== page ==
The committee finds that evidence convincingly supports a causal relationship between some vaccines and some adverse events—such as MMR, varicella zoster, influenza, hepatitis B, meningococcal, and tetanus-containing vaccines linked to anaphylaxis. Additionally, evidence favors rejection of five vaccine-adverse event relationships, including MMR vaccine and autism and inactivated influenza vaccine and asthma episodes. However, for the majority of cases (135 vaccine-adverse event pairs), the evidence was inadequate to accept or reject a causal relationship. Overall, the committee concludes that few health problems are caused by or clearly associated with vaccines.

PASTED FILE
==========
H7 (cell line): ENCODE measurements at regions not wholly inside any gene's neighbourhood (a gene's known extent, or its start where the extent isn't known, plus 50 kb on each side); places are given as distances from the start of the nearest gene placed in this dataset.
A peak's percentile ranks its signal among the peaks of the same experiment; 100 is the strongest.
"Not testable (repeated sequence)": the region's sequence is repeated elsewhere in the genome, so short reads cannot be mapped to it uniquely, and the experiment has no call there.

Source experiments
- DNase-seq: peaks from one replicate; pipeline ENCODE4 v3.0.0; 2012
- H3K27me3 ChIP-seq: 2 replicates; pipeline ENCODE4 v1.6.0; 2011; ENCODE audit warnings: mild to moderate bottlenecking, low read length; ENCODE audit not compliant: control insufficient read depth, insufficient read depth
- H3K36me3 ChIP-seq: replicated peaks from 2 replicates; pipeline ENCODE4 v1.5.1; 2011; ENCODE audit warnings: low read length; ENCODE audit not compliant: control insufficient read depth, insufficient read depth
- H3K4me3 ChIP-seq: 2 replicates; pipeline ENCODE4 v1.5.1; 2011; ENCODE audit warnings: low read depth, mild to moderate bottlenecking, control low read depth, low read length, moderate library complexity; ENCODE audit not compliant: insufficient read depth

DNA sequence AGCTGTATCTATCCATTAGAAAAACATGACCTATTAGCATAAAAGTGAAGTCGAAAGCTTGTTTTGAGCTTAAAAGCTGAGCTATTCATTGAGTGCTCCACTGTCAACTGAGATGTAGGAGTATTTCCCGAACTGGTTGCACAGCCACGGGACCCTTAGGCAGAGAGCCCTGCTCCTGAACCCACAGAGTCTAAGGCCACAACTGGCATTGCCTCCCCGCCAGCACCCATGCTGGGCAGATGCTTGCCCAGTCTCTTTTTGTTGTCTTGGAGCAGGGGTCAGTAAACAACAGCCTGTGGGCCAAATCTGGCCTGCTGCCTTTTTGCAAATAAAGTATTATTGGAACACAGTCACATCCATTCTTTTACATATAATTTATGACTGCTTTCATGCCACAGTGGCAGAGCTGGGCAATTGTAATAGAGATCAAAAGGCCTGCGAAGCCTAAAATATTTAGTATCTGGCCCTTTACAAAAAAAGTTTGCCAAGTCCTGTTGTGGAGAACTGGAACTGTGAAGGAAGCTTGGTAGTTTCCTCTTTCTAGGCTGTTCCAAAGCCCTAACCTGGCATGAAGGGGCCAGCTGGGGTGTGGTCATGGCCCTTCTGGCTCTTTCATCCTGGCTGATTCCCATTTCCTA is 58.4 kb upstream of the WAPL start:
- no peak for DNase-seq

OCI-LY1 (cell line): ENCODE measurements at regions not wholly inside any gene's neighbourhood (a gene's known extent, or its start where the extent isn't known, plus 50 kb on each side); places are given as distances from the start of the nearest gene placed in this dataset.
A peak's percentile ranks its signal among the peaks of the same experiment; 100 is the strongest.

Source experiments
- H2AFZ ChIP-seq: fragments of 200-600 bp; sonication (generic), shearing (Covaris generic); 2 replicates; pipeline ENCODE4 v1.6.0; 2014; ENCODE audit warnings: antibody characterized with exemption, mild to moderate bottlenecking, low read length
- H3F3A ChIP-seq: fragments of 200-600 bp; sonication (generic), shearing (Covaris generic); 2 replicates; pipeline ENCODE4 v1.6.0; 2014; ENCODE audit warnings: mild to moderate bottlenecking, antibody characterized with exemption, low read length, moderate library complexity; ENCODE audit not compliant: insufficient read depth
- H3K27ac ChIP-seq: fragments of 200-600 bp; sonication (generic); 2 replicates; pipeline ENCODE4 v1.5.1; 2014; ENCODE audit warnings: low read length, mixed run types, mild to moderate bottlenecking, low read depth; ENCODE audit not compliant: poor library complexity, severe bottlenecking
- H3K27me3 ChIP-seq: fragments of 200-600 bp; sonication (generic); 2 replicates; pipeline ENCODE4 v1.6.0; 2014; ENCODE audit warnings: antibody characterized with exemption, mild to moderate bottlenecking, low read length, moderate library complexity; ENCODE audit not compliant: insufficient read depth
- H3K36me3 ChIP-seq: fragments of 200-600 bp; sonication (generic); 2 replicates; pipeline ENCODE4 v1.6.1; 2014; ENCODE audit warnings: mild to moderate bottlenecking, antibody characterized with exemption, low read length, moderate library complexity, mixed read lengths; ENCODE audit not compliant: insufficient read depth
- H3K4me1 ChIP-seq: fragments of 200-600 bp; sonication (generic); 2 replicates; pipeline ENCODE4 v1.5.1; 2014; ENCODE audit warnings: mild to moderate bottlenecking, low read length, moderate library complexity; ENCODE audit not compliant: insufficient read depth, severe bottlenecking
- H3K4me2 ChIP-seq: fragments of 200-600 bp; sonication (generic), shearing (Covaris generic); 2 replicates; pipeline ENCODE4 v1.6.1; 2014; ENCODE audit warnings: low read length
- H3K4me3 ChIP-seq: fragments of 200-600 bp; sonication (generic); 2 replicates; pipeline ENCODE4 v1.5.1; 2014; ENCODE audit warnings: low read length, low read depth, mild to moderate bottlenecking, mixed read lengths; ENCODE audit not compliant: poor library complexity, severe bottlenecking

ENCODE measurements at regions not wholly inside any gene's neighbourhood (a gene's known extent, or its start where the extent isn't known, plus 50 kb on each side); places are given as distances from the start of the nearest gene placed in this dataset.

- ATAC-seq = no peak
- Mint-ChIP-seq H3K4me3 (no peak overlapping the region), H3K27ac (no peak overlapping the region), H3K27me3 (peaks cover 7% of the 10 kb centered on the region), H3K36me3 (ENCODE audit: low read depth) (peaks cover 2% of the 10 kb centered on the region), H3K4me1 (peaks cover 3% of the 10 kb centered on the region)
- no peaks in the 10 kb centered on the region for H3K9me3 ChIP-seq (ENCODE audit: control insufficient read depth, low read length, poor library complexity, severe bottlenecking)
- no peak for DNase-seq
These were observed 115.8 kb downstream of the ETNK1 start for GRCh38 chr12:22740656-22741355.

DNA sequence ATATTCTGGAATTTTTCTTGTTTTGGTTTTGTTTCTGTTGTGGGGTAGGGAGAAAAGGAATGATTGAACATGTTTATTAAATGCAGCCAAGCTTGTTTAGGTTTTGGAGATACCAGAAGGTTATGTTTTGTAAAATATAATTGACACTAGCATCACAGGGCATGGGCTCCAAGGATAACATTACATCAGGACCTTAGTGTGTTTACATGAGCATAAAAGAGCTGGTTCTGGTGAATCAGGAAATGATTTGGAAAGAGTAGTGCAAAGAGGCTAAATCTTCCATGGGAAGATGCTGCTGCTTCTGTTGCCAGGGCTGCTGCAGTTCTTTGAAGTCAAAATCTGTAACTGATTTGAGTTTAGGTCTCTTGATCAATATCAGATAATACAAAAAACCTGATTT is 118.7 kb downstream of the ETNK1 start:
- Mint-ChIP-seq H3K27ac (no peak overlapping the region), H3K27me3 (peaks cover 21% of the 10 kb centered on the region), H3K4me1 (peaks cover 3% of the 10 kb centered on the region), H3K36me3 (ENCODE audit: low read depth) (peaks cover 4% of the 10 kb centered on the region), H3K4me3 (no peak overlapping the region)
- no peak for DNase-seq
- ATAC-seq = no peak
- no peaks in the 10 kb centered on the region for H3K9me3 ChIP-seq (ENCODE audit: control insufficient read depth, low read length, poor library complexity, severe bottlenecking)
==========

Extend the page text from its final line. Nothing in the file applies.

Sometimes, putative medical adverse effects are regarded as controversial and generate heated discussions in society and lawsuits against drug manufacturers. One example is the recent controversy as to whether autism was linked to the MMR vaccine (or by thiomersal , a mercury -based preservative used in some vaccines ). No link has been found in several large studies, and despite removal of thimerosal from vaccines a decade ago the rate of autism has not decreased as would be expected if it had been the causative agent.